At this point, you can backtrack, retracing your steps to the parking area. However, on the day I did this, a group of 5 of us explored the area north of the river. You can see on the GPS track above two areas where we headed north from the 4-wheeled drive road to explore some waterfalls.

The first area is close to the road, and is an impressively tall, vertical rock face with (at least on this day) a low volume of water flowing over it. The sheer, vertical rise of the rocky cliff is a stark contrast to the forested hillside all around it.

Further to the west, another creek provides 3 different areas of waterfall activity. Heading upstream, you first come to an area where the entire creek's volume is compressed into a narrow, rocky channel that goes along a long, large rocky boulder. The creek makes a 90° bend and brings you to the first of 3 relatively tall cascades.

Along the Boulders

Creek running along a Wall of Boulders (above)

Lower Waterfall (below)

Lower Waterfall

Heading further upstream, you come to a huge pile of boulders, with a space large enough to walk through (while hunched over) at the base. Just beyond here is another area where the creek has a moderately tall, cascade.

Large pile of boulders

Large pile of boulders with a walkway underneath

Above this, the terrain becomes quite a bit steeper. A tough pull up almost 300 feet in elevation over the course of less than 0.2 mile brings you to the edge of a plateau where the terrain opens up wide, with lots of greenery and moss all around. The creek has another gorgeous drop here, as well as a more vertical one just below this.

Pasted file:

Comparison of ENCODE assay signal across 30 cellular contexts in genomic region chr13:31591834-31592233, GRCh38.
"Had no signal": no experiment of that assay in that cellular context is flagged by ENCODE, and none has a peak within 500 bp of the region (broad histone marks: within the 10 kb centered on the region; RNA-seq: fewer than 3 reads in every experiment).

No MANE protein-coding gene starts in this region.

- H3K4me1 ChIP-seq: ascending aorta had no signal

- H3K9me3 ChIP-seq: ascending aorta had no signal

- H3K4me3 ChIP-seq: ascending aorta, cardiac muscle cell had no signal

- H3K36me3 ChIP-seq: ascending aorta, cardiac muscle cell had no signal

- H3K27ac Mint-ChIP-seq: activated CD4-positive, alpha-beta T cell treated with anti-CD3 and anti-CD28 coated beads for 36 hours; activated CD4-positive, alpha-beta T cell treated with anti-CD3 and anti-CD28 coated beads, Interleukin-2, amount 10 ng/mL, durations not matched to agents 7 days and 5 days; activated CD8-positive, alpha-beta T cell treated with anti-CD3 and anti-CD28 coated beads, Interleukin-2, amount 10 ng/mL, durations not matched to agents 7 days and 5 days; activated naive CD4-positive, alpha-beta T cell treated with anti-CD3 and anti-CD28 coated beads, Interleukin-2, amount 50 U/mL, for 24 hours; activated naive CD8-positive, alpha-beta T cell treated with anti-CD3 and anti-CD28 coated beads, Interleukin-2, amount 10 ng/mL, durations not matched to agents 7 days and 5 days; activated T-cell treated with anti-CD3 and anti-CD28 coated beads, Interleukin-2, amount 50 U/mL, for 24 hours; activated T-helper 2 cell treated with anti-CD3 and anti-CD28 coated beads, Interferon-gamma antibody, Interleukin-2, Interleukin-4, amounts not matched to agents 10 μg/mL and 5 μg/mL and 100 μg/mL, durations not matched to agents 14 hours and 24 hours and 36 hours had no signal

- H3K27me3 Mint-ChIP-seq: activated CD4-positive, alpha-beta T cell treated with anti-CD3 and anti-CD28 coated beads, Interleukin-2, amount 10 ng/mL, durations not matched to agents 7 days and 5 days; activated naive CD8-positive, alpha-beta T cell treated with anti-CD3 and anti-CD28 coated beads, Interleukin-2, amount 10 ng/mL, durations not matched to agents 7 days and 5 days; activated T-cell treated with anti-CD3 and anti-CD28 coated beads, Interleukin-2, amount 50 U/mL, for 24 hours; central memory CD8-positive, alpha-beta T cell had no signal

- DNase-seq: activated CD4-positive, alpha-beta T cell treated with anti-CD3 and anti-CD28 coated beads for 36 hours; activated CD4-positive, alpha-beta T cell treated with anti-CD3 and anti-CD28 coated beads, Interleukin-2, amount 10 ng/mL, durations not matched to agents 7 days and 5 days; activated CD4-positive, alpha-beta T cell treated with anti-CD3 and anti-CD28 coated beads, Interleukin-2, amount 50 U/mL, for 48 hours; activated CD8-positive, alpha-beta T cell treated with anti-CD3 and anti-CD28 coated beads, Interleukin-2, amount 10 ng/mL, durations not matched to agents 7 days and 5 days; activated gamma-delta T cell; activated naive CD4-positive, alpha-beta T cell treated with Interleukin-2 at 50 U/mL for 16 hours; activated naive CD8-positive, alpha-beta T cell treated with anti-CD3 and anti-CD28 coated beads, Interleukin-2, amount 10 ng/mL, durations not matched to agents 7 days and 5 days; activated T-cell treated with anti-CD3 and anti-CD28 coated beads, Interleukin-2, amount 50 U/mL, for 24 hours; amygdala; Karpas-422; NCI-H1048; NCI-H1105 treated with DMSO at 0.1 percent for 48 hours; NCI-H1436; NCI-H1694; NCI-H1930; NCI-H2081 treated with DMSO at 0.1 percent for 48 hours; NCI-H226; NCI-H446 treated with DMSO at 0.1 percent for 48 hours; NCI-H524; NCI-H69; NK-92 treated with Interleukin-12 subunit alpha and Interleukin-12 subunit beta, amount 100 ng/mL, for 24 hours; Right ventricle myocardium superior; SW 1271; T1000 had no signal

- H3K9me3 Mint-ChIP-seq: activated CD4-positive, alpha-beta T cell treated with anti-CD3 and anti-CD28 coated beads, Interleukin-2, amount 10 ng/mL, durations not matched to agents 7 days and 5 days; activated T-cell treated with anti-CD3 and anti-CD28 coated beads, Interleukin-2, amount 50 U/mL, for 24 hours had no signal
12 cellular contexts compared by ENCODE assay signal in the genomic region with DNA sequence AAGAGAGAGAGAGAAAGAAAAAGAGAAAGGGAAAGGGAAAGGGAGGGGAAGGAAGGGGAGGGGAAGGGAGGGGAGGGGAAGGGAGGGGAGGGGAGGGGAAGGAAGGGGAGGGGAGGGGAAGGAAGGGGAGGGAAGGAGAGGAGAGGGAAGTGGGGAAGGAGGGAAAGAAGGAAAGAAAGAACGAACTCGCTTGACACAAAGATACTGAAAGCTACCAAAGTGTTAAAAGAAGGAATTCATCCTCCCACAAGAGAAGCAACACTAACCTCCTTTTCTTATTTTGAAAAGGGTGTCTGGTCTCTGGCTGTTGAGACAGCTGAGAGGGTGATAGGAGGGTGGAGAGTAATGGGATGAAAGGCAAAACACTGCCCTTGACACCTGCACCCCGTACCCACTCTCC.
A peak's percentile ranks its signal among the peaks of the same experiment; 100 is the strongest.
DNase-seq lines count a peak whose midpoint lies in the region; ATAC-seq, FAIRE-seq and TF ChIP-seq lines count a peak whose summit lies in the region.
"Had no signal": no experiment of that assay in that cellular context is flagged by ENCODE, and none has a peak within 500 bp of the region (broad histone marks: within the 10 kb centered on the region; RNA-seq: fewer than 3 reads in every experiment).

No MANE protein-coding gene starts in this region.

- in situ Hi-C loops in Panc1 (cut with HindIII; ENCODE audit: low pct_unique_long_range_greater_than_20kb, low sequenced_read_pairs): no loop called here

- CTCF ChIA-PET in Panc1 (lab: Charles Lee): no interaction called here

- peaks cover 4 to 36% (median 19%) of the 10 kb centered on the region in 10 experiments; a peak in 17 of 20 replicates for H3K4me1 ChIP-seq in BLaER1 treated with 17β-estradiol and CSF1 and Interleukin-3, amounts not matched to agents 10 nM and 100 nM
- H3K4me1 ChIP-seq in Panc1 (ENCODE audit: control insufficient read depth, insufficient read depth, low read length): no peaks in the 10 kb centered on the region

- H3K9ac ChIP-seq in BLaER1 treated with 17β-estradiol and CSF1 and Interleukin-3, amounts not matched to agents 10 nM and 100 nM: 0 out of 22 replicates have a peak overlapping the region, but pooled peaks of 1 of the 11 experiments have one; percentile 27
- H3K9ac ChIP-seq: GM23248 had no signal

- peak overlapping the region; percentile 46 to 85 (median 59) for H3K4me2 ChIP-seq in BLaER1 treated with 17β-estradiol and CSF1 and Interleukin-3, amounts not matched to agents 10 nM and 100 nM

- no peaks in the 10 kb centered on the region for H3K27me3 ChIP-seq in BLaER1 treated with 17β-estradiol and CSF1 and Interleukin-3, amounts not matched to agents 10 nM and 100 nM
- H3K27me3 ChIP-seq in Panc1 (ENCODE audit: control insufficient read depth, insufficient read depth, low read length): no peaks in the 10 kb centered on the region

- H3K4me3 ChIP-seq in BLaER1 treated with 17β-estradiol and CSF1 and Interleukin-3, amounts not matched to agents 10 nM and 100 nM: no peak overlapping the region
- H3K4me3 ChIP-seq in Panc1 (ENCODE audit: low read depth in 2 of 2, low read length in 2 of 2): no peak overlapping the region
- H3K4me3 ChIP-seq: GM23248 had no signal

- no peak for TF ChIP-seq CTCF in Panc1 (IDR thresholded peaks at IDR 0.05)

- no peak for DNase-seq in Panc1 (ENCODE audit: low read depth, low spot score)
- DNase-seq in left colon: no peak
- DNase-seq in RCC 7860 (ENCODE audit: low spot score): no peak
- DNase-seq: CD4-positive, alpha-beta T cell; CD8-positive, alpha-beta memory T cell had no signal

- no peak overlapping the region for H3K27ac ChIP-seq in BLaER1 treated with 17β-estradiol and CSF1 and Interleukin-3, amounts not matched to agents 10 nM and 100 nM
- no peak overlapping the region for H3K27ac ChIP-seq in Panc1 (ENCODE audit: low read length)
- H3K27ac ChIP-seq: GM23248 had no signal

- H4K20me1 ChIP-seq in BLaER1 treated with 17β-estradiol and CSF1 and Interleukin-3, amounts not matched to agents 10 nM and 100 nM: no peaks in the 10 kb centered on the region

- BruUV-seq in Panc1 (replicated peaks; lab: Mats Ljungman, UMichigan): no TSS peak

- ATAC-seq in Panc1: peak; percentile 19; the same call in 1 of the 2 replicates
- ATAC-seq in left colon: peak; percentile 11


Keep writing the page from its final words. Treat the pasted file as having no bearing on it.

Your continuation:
Upper cascade

Upper cascade

I enjoyed lunch here, and then strolled further upstream. I did not have my GPS on me at that time, but the northernmost waypoint on the GPS track above shows the approximate area where I meandered. All along here the creek continues its gentle downhill slope, with periodic, flat, rocky cascades. At this point, you are at a shallow plateau directly beneath Hogback Mountain.

Overall, this hike afforded a lot of scenery, but the most significant aspect of this area is the vast amounts of wildflowers. On our hike in March, we saw vast, vast areas literally covered in trilliums. We also saw some Jack-in-the-Pulpits, bloodroot, and other wildflowers.

Acres of Toadshade Trillium Plants
Fiddlehead Ferns
Jack in the Pulpit

Wildflowers galore along the trail

This area of the Chestnut Ridge Heritage Preserve packs a whole lot of scenery, hiking, and beauty into its area. Well worth the trip!

Many thanks to Johnny Corn, who has done a lot of exploring in this area, and shared his wealth of knowledge with all of us. Do check out his gallery of photos from this area. Beautiful photography of a gorgeous area.

Jack Thyen captured some superb photos of the waterfalls as well as the wildflowers on his blog. Check out both of his posts --- great photos!

Also, see this page of South Carolina's Department of Natural Resources for more information on this area.

More photos in my flickr set.